It’s the very beginning of Omensight: Definitive Edition. You’ve been playing for maybe ten minutes, just beginning to learn about a world populated with anthropomorphic animals arranged into tribes and nations at war with one another. You’re starting to get a picture of how each of the types of animal-people thinks, how they relate to one another, and why they’re clashing: dropped into the middle of their war as a seemingly neutral party, you’ve made your way through a few fights with imperial soldiers and learned about an evil emperor. And then the world ends…. Yeah, it’s a pretty strong start.
Here’s the deal: the world of Omensight is pretty much always on the edge of the apocalypse, by the sounds of it, with a world-eating serpent named Voden poised to pop out of the aether and just devour everything the moment someone with the fun-sounding title of ‘Godless Priestess’ loses her connection to the Tree of Life. There’s a decidedly Norse vibe to the backstory: you’ve got analogues to Yggdrasil the World Tree and Jormungandr/Midgarsormr the world-consuming snake culminating in a very Ragnarok-ish sort of situation.
Fortunately, there’s an intervention from… somewhere. As the Harbinger, the player takes the role of a strange creature who appears in times of great crisis: a glowy-blue warrior who belongs to none of the species of talking animal and thus has the power to unite, or destroy, all of them. The Harbinger’s journey in Omensight takes the form of a Groundhog Day-esque loop; you’ll go back and view the events of the day before the world ended from a few different perspectives, with a few different allies, in order to solve the mystery of just what went wrong and perhaps even work out how it might be prevented.
Omensight lives and dies on the strength of its plot and characters: although on the surface it looks like a hack-and-slash, albeit a very nice and rather satisfying one, I think it really wants the ‘murder mystery’ element to be its defining quality. Certainly that’s how Spearhead Games define it at every available opportunity, so I think that a lot of the love that went into making this game must have been because of a passion for the tale the team wanted to tell; I can certainly respect that, especially when all the other elements are nicely executed and polished – that said, let’s take a look at each of the components that goes into making the Omensight experience, starting with the all-important storytelling.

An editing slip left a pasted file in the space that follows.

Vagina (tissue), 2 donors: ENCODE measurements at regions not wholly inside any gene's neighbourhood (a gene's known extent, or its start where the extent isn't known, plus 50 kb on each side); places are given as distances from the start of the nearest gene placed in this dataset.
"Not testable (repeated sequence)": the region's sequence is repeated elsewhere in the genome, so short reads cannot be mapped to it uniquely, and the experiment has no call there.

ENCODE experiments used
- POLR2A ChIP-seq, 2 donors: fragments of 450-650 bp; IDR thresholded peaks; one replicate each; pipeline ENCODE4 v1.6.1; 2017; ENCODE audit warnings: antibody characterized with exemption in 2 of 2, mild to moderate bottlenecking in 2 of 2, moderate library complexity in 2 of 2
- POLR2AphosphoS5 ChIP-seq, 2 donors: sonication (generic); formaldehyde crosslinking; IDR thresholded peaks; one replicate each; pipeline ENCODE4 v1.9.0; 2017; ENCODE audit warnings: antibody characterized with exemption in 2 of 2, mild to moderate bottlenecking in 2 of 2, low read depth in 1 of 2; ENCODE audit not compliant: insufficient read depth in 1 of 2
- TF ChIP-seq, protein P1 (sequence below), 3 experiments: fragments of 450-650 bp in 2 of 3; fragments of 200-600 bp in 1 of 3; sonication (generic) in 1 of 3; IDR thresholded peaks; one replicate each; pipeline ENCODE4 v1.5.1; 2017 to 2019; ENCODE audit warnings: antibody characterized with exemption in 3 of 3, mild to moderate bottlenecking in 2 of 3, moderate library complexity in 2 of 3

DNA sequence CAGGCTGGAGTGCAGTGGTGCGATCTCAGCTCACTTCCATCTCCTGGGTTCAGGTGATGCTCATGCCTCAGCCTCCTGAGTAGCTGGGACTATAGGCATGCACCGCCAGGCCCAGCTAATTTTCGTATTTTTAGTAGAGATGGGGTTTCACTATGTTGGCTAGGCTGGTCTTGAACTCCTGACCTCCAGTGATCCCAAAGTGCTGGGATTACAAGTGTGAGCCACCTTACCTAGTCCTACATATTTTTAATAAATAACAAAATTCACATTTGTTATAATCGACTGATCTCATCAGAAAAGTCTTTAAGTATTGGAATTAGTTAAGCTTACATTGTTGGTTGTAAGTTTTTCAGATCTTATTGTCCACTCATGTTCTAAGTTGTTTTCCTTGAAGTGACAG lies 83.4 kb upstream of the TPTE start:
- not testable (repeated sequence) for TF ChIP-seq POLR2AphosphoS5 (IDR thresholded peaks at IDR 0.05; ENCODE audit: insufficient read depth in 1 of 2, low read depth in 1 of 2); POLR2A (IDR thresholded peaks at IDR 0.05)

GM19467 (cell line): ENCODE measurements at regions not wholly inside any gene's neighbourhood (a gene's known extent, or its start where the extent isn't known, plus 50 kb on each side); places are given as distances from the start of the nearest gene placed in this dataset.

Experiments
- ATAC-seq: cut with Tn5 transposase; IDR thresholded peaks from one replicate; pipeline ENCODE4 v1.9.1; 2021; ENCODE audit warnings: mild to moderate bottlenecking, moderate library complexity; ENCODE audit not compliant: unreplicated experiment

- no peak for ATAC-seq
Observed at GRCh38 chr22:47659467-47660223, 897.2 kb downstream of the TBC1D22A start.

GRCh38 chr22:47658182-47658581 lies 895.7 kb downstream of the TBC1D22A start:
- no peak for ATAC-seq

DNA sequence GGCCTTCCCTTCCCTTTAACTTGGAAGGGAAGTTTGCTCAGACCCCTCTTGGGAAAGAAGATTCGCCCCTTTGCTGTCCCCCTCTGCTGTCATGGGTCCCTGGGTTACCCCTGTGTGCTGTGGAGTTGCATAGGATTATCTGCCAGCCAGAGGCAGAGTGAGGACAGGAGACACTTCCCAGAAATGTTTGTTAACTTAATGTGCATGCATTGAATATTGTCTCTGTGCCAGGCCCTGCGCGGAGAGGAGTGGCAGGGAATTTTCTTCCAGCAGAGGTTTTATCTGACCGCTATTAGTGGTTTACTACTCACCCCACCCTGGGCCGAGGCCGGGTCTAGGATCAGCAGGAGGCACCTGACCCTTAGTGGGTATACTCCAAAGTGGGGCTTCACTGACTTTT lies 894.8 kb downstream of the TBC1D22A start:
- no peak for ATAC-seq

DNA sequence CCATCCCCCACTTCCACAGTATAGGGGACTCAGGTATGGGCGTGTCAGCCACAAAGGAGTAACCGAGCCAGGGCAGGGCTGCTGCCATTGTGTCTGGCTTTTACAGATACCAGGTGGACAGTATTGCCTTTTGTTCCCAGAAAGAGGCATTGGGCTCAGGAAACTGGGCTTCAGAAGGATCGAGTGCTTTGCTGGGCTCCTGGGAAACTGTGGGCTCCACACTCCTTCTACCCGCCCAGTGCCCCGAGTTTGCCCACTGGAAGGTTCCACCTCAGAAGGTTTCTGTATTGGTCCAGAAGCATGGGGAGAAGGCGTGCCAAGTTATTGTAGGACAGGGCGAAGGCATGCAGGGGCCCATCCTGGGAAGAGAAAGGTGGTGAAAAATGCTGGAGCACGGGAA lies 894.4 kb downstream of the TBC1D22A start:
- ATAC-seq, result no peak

You’ll spend a lot of time with four of Omensight‘s characters in particular, silent Harbinger notwithstanding, spending time with each in order that the Harbinger and the player learn something new about the day the world ended from the perspective of a different key player in the events. Essentially, the structure of the bulk of Omensight revolves around you, as the Harbinger, repeatedly returning to the beginning of the last day of the world and joining a companion to uncover new parts of the mystery.
Each of the four companion characters is well-realised, with distinctive personalities and clearly defined motivations. I think that, as with much of Omensight, there’s been a lot of care put into the little details to make sure that each character feels consistent, that each new revelation about them is surprising but fits with what the player knows about them. Playing alongside each of them is much the same; you get one team-up attack per partner, but that’s about the only functional difference.
You’re presented with repeated choices as to which path to follow: you’ll go back to the start of the day with each of the four party members multiple times, reliving the events in the light of new knowledge. There are sections which can get a bit repetitive, as you’ll be replaying lengthy chunks of each journey more than once, but you always feel equipped to change the direction of the story.
Uncovering new information updates a handy compendium of all the clues you’ve gathered and helps you to assemble them into an overall timeline, a picture of how things unfolded.